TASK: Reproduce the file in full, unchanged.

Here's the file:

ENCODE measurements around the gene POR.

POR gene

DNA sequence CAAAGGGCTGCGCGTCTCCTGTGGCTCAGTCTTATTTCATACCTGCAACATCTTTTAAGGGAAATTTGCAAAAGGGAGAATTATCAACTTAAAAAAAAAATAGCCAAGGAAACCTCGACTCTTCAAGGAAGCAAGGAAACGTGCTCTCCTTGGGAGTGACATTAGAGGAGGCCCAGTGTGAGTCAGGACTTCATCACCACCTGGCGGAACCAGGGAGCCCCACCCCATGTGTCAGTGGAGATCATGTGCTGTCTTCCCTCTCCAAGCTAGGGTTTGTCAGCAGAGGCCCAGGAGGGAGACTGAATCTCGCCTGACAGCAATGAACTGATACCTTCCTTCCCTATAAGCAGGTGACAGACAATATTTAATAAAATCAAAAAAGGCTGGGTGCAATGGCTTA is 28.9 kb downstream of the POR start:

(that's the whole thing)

ENCODE measurements around the gene POR.

POR gene

DNA sequence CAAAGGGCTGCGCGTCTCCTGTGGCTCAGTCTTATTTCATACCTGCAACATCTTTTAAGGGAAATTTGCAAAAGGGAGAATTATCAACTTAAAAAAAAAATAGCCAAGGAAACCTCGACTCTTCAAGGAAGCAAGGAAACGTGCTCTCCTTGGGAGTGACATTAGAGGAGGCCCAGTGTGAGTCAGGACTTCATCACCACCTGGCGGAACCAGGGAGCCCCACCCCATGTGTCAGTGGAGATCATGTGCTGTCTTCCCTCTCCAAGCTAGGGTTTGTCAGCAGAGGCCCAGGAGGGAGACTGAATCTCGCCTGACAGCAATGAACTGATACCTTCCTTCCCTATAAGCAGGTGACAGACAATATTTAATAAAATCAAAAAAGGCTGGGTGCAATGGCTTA is 28.9 kb downstream of the POR start: